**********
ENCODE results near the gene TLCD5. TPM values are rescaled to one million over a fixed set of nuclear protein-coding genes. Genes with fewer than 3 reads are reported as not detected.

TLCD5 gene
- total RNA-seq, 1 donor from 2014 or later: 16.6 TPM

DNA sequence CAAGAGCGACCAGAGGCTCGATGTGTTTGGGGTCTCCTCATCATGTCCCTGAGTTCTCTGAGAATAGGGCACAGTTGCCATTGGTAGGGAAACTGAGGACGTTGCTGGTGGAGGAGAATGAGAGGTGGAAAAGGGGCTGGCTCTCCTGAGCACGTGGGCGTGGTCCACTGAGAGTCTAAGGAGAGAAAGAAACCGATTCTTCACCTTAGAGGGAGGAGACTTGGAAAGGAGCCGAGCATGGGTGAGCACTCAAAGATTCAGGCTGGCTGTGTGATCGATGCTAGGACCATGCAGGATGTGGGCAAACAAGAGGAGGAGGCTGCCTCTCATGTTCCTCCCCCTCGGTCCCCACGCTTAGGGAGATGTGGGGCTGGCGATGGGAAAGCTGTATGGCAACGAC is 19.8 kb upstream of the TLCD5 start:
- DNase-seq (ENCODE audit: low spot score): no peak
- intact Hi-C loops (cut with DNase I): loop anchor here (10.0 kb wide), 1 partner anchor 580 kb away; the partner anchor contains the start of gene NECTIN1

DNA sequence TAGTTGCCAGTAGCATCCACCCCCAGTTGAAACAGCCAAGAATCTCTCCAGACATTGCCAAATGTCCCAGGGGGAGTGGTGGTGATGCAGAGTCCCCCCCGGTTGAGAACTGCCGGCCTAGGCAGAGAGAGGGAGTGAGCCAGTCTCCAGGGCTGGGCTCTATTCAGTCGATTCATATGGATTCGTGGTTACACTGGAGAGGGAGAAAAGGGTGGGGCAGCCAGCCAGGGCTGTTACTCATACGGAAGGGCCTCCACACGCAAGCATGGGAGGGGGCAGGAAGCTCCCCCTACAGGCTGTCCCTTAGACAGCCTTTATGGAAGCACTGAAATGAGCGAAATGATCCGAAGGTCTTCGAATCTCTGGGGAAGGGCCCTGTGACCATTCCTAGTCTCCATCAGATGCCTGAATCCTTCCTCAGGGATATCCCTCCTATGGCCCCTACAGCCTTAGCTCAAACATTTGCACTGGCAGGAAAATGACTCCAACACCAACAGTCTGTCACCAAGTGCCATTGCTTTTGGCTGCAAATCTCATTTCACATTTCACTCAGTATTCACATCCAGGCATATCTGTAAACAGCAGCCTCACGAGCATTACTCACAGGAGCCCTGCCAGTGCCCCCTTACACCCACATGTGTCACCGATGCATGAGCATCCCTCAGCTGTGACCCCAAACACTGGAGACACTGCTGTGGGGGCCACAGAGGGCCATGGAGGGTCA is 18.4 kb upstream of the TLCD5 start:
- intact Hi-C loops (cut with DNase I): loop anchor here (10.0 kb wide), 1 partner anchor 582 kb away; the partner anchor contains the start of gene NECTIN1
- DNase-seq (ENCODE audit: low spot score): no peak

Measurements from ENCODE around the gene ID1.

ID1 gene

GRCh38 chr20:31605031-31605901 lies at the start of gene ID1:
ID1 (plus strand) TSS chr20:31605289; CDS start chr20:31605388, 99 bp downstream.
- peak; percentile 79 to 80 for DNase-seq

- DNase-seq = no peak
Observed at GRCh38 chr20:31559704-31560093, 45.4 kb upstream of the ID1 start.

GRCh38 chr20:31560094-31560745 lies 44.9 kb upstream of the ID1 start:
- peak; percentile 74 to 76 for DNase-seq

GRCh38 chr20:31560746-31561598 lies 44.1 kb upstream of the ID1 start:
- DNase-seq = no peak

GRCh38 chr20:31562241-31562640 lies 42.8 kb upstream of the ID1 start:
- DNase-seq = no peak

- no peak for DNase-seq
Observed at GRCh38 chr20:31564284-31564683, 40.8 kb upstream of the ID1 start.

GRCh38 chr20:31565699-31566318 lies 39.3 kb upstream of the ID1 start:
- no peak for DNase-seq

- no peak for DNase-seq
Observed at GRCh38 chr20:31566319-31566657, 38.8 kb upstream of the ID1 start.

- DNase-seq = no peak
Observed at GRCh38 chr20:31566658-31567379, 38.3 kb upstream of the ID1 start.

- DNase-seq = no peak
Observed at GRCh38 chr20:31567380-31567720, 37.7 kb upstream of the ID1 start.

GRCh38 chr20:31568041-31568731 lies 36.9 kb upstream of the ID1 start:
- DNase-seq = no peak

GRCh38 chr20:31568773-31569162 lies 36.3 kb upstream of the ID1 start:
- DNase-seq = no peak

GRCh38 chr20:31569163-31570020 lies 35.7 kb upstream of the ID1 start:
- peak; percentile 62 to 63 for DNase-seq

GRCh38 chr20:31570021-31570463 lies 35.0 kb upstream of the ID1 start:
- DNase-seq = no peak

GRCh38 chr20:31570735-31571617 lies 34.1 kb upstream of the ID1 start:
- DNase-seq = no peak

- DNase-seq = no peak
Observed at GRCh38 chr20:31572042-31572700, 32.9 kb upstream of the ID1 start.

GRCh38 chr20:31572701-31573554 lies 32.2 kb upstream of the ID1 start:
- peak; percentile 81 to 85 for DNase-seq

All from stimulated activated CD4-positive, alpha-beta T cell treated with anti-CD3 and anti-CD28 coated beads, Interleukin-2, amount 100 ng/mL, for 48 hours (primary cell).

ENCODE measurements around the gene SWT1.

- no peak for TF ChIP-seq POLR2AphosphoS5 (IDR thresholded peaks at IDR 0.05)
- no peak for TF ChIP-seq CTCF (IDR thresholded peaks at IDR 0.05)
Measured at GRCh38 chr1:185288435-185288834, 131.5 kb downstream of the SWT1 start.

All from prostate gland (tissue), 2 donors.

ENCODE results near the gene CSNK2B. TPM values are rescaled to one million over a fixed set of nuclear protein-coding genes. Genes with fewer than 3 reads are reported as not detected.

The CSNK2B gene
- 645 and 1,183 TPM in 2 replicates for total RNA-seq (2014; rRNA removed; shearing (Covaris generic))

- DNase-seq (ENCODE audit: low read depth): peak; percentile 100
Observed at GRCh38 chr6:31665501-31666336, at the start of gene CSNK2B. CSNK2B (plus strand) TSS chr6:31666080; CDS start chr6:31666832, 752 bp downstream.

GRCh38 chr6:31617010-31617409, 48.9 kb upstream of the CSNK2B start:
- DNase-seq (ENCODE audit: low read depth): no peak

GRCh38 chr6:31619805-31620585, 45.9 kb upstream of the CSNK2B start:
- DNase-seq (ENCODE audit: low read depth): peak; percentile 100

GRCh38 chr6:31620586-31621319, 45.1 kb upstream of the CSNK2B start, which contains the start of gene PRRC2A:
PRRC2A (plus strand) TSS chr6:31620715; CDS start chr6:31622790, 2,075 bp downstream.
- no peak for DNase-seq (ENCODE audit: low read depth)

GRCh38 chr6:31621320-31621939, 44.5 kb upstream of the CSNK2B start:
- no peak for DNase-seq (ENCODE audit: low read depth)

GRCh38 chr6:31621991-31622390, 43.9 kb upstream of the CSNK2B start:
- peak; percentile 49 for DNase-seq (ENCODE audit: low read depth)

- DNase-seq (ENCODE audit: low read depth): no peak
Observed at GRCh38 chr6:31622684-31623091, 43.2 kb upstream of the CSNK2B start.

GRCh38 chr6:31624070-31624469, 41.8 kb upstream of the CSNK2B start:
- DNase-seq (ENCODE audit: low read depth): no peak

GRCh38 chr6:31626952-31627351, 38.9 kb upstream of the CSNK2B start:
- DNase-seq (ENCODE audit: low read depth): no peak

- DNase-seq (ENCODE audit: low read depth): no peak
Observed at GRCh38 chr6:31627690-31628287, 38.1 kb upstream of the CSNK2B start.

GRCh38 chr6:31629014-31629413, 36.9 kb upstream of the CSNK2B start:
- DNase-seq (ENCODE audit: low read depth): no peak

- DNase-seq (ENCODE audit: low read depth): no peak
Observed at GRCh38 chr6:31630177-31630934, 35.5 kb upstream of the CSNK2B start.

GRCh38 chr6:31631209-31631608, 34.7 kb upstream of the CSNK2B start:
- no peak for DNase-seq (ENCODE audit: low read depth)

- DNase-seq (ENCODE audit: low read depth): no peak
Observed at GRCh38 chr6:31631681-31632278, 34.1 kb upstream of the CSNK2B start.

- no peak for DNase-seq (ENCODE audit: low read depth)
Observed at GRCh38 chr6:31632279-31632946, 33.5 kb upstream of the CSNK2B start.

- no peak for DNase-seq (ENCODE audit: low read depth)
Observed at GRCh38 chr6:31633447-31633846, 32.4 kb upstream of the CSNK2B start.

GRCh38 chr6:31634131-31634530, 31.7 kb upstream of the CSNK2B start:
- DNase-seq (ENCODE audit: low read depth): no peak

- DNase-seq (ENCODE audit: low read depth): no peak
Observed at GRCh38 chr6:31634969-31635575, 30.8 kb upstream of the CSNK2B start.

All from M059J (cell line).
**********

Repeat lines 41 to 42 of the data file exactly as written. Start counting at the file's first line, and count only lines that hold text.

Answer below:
GRCh38 chr20:31570735-31571617 lies 34.1 kb upstream of the ID1 start:
- DNase-seq = no peak